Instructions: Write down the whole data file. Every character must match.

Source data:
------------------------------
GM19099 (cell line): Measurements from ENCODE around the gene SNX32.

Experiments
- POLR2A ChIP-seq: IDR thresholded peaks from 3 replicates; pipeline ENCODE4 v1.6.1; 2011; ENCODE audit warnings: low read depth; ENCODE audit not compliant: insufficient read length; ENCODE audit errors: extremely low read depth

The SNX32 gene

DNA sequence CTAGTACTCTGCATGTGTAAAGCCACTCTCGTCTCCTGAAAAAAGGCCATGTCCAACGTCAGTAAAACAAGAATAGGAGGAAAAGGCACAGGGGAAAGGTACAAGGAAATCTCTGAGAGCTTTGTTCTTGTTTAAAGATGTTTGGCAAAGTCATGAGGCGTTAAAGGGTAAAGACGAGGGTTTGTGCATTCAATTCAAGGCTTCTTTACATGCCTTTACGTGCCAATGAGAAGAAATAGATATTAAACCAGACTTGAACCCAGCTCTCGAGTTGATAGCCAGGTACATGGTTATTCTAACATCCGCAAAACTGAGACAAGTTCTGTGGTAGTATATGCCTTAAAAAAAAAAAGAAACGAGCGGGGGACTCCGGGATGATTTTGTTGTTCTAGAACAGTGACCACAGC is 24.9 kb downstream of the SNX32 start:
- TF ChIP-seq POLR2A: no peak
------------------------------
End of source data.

GM19099 (cell line): Measurements from ENCODE around the gene SNX32.

Experiments
- POLR2A ChIP-seq: IDR thresholded peaks from 3 replicates; pipeline ENCODE4 v1.6.1; 2011; ENCODE audit warnings: low read depth; ENCODE audit not compliant: insufficient read length; ENCODE audit errors: extremely low read depth

The SNX32 gene

DNA sequence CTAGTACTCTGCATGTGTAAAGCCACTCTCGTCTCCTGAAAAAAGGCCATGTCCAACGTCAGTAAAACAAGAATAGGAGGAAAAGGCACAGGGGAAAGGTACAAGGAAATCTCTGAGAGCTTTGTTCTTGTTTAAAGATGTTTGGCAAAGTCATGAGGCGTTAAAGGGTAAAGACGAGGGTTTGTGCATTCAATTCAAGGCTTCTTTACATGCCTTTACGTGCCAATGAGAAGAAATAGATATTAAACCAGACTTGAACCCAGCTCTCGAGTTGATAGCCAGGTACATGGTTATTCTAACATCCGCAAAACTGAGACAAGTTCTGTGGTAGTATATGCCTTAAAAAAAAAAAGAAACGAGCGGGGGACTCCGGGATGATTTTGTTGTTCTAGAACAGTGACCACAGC is 24.9 kb downstream of the SNX32 start:
- TF ChIP-seq POLR2A: no peak